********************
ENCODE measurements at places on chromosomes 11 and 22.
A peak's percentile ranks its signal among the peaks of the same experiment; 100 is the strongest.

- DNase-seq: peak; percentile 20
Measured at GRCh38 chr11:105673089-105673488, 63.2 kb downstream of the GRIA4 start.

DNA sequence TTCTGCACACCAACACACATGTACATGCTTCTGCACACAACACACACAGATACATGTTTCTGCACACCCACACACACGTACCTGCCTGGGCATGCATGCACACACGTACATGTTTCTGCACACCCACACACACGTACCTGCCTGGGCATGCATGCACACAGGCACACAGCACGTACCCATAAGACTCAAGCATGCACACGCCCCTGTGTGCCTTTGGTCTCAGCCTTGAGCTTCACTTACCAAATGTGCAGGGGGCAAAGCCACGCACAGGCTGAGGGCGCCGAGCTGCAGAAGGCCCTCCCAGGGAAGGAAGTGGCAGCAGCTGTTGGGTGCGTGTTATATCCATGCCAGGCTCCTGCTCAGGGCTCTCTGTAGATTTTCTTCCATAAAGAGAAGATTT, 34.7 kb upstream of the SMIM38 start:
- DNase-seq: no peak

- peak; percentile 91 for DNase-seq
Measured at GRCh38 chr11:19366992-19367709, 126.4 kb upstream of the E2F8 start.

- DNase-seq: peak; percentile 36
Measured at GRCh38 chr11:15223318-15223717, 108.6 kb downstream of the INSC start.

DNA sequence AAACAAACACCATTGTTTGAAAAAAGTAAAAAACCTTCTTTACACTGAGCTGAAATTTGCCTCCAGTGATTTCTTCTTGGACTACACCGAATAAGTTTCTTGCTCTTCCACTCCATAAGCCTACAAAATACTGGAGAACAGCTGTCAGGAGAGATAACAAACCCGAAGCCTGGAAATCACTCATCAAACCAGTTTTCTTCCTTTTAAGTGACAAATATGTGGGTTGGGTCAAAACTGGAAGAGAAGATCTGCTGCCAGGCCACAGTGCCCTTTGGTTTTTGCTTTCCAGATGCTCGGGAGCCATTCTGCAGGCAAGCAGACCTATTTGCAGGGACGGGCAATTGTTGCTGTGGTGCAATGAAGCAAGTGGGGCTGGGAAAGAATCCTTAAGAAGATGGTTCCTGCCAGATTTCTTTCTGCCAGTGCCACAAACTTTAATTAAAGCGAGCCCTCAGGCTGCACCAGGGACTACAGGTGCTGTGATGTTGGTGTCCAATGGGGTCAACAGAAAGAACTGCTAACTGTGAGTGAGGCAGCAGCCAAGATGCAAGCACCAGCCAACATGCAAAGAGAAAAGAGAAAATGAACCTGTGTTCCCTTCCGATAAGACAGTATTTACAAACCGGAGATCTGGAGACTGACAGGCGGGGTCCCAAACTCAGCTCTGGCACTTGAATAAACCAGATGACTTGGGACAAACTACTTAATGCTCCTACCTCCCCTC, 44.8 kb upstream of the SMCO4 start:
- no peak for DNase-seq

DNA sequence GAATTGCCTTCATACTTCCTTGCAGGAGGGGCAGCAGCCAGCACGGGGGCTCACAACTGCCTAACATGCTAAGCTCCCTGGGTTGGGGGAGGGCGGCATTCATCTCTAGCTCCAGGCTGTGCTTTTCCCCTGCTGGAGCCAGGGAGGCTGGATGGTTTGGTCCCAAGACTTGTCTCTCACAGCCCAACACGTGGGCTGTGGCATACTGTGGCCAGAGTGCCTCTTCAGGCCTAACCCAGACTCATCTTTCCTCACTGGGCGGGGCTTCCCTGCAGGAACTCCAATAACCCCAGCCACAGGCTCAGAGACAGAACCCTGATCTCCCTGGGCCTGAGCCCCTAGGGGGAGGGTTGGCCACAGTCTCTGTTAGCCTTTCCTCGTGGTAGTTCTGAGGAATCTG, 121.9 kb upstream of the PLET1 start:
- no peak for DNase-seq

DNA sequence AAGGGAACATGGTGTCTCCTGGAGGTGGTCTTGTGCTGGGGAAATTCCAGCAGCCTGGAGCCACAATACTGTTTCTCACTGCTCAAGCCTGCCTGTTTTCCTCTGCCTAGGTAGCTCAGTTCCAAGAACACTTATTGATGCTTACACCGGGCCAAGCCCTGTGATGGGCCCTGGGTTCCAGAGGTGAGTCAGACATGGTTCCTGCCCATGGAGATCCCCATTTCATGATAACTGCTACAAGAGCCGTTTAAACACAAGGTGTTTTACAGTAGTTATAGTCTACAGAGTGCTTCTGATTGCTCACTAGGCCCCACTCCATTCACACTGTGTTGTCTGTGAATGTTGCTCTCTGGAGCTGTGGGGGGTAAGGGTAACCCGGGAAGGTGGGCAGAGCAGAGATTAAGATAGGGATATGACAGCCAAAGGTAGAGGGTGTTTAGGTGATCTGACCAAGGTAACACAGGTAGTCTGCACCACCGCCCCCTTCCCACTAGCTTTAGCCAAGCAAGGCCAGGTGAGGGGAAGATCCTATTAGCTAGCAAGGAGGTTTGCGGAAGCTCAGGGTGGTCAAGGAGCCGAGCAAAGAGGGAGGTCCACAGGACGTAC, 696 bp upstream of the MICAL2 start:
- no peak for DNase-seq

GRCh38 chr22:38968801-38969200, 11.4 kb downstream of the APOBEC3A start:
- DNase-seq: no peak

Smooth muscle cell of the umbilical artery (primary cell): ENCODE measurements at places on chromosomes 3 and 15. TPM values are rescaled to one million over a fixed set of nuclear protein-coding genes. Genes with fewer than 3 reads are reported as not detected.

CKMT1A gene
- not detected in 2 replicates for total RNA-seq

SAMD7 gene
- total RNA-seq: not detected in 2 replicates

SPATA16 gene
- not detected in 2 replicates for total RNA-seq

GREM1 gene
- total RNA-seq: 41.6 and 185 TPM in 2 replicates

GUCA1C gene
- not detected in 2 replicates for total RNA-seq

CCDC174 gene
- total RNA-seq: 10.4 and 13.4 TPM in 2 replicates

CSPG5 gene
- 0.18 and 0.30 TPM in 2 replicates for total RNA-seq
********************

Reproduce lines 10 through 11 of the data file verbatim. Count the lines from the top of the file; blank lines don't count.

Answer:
Measured at GRCh38 chr11:15223318-15223717, 108.6 kb downstream of the INSC start.

DNA sequence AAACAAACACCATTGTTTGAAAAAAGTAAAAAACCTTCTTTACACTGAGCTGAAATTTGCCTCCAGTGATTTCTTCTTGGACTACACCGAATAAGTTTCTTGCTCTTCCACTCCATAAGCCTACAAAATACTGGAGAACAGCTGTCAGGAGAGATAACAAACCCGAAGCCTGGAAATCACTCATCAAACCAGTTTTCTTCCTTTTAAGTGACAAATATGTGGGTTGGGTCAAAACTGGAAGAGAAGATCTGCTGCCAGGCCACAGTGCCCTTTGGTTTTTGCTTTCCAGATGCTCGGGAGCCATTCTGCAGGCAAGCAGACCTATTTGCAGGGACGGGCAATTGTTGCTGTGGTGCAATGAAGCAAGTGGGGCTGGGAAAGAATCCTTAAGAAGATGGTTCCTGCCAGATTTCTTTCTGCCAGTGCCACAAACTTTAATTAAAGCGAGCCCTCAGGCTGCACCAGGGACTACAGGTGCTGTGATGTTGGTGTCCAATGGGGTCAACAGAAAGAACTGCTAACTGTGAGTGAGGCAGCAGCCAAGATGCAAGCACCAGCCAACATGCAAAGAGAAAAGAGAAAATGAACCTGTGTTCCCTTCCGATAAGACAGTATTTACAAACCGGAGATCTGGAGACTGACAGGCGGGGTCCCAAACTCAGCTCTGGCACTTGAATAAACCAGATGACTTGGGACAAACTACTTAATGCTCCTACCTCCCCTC, 44.8 kb upstream of the SMCO4 start: